“We’re manufacturing catheters, but currently we don’t have a reliable way to verify that our plasma treatment prior to coating is as effective as it could be.”
It should be no surprise that manufacturing in the medical device world carries with it a unique level of responsibility, as the final products directly affect the health and safety of the end user.
The comfort and safety of patients is directly related to the quality of products that come out of medical manufacturing operations. The FDA mandates these manufacturers to meet strict validation standards in order to sell their products.
So, when a manufacturer’s only option, until recently, is assuming their pre-adhesion processing was adequate, the outlook is cloudy, at best. There was a problem that needed to be solved to bring quality testing to life.
PET tubing with PTFE coating (polytetrafluoroethylene, for our engineers) allows catheters to be placed into and removed from a patient with an extremely low level of friction that promotes comfort and safety in the patient.
The problem in this Surface Story starts on the manufacturing floor and stops at the ability to ship the product, and so ultimately determines the success of an entire division of medical device products.
Simply put, the manufacturer was looking for a way to validate that the plasma treatment being used to prepare their catheters for coating was preparing the surface effectively.
The Business Implications
Finding a solution meant they could provide highly specific, materials science-based audit data to the FDA, which would guarantee acceptance and confidence in to ship a safe and proven final product.
The Organizational Implications
The certainty and subsequent peace of mind in proving product quality had eluded this manufacturer for many years, through no fault of their own. This was an area of conversation that often caused tension and confusion both in the office and on the factory floor.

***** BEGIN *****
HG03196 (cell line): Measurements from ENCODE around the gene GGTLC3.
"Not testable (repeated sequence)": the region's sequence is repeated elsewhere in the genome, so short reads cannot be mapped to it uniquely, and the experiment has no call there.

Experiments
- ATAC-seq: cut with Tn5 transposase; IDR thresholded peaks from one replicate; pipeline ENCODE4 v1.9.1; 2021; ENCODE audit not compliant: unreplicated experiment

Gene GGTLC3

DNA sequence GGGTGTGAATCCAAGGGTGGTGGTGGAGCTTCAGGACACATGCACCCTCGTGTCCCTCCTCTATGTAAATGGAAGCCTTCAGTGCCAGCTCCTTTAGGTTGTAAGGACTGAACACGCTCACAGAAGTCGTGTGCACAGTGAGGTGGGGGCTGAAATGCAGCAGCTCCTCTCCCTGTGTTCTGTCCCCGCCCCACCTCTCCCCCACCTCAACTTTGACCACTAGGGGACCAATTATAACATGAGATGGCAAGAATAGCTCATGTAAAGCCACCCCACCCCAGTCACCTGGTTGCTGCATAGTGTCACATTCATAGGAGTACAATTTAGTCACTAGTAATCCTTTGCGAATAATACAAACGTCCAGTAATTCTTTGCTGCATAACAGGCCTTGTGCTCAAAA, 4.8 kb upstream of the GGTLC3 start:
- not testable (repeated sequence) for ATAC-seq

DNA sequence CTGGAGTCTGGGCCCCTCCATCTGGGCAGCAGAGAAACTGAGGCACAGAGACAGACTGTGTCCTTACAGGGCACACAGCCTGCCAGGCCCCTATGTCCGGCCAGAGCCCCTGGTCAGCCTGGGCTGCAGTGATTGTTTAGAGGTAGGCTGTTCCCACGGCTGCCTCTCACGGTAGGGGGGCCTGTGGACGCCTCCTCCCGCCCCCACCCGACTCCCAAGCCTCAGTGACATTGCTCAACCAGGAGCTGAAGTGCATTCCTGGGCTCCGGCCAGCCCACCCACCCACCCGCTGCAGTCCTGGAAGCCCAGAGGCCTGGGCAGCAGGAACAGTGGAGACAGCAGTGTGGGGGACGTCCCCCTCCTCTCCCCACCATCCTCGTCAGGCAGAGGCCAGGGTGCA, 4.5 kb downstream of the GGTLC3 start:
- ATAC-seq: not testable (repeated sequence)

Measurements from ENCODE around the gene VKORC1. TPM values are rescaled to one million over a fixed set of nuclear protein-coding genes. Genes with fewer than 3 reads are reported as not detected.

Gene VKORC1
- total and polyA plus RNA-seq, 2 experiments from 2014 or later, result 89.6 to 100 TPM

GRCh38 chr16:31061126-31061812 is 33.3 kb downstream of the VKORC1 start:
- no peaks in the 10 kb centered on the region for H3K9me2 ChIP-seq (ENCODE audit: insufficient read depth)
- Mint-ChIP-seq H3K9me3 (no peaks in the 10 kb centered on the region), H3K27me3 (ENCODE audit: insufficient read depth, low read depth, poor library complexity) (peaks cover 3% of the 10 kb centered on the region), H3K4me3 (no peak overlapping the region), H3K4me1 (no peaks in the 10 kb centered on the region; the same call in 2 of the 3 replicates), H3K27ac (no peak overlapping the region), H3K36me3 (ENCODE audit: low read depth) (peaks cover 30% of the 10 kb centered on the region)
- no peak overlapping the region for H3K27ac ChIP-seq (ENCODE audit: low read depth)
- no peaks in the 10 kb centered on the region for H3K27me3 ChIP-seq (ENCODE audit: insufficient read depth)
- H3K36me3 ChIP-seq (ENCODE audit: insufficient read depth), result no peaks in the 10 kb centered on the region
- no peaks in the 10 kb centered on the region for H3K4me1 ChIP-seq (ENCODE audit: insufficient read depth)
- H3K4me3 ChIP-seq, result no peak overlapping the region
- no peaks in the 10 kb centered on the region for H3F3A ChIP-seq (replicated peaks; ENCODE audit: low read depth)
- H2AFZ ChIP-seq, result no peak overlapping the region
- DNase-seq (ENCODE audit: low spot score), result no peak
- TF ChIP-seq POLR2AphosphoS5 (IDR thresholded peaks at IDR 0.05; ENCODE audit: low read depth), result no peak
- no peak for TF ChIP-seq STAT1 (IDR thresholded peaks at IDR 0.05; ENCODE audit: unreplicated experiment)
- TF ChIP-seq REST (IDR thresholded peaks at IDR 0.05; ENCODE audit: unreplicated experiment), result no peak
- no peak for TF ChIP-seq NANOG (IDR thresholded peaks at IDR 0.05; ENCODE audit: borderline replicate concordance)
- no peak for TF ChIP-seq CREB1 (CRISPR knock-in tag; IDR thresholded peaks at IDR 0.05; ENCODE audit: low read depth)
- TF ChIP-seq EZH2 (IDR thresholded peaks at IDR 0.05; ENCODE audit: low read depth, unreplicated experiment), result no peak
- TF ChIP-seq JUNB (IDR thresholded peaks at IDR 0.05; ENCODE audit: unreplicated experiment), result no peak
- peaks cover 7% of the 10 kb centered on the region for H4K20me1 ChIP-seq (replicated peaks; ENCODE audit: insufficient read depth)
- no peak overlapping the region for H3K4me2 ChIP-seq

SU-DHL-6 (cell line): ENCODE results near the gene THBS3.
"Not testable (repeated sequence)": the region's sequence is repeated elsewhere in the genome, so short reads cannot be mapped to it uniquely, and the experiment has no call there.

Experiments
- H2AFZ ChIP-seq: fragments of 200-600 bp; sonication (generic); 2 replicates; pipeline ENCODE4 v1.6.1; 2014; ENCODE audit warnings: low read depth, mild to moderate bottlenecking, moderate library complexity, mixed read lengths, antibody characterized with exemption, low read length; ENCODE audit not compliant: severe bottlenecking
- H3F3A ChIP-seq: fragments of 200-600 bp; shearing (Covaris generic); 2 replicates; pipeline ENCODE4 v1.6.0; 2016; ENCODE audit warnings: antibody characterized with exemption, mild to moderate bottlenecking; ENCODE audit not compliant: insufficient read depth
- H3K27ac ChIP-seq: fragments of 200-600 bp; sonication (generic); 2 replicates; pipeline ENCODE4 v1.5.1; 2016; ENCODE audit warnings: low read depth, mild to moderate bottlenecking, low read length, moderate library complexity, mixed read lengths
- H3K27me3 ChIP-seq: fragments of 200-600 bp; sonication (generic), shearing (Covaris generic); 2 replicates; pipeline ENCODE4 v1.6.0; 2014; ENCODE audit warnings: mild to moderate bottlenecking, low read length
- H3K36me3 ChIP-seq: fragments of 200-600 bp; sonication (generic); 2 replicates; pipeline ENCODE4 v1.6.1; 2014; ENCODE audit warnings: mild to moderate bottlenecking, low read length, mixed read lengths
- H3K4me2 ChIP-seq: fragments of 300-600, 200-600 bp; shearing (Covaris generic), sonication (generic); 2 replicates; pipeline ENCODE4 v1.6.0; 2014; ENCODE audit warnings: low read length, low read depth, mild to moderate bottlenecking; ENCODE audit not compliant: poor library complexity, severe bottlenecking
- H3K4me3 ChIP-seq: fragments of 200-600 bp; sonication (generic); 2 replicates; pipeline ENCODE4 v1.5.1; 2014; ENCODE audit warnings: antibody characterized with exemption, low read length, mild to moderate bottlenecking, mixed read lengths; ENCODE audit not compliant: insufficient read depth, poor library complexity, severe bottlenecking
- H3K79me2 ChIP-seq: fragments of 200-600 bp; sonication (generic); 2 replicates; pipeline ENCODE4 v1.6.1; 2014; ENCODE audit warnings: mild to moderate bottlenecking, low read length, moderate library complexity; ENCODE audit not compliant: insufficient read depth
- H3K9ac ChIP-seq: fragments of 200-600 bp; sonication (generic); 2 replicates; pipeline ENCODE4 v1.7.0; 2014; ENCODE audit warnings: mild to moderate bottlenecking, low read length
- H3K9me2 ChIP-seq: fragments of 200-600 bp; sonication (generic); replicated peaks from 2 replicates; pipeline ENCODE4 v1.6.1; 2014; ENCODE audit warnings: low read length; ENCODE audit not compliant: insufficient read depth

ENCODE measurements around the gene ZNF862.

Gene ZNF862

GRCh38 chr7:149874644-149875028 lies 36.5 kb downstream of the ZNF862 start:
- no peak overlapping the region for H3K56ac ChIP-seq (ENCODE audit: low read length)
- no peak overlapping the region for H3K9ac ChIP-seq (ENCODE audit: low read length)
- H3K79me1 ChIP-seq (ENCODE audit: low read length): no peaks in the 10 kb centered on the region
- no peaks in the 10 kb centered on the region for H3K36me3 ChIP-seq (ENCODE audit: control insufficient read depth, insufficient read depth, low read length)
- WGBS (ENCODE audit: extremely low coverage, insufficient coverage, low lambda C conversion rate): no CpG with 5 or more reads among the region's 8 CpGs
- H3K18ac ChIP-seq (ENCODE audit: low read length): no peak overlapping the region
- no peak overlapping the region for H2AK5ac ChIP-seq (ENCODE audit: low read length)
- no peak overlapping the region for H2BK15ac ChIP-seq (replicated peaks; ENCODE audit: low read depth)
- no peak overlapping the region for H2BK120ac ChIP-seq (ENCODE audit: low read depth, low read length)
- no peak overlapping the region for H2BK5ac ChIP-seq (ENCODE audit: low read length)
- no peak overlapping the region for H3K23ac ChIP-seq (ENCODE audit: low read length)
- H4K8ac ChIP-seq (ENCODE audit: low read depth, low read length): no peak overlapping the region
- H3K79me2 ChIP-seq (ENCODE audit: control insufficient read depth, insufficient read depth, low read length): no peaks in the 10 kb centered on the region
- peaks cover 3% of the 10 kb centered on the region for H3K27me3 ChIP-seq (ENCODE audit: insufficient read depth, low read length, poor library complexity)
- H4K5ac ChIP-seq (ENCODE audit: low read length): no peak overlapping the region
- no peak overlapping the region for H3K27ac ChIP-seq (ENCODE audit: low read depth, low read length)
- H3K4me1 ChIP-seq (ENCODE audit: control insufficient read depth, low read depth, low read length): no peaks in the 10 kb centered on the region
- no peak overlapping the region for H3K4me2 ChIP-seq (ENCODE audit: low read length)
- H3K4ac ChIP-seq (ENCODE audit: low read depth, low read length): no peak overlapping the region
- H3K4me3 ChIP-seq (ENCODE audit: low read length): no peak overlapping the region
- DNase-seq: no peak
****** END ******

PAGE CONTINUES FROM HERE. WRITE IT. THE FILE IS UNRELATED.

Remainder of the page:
The company understood that being able to display the highest product quality would garner a unique competitive advantage through not just meeting FDA requirements, but by now knowing that their catheters were some of the safest, and highest quality tubes on the market.
The Cause & Effect
The round surface and small diameter of a catheter presented an obvious hurdle for obtaining any sort of surface-based information related to quality.
The physical form of the product itself limited the manufacturer from reaching their manufacturing goals and presented the question: How is it even possible to measure surface quality of our materials to gain an idea on how to evaluate the quality our process?
After years of unsuccessful methods, the customer ultimately relied on the assumption that simply treating the tubes with plasma in general, was enough to guarantee a satisfactory product. But judging by their struggles in recent years to prove quality to the FDA, and the constant fear of being audited and not having numerical proof, the effects of the problem were still present in their operation.
Prior to discovering the Surface Analyst, and how they could use the instrument in tandem with a custom-designed fixture to stabilize the tube, methods of measuring surface quality on their small tubes were either incredibly misrepresentative and unreliable, or had proven cumbersome and ineffective.
Everything changed once the Surface Analyst was brought into the equation, and the analysis of their samples led to a few key business actions:
- The lab was able to quantify the condition of the catheters immediately after extrusion, setting a baseline for quality for which effects of plasma treatment could be evaluated
- Using in-house plasma treatment to replicate their process, we were able to optimize the level of treatment for this type of material and relay the results back to the customer for direct implementation into their process
- The customer invested in Surface Analyst units in order for their factory floor operators to continually monitor and control all aspects of their material system
New life was given to their operation and the effects of efforts were seen across the organization, and in the bottom line.
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